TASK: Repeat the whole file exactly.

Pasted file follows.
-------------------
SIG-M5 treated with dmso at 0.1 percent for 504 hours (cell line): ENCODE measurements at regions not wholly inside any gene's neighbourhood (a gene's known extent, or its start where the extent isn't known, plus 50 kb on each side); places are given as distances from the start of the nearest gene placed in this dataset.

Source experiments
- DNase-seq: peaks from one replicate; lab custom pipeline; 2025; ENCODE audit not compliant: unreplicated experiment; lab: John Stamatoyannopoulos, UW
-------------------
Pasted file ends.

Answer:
SIG-M5 treated with dmso at 0.1 percent for 504 hours (cell line): ENCODE measurements at regions not wholly inside any gene's neighbourhood (a gene's known extent, or its start where the extent isn't known, plus 50 kb on each side); places are given as distances from the start of the nearest gene placed in this dataset.

Source experiments
- DNase-seq: peaks from one replicate; lab custom pipeline; 2025; ENCODE audit not compliant: unreplicated experiment; lab: John Stamatoyannopoulos, UW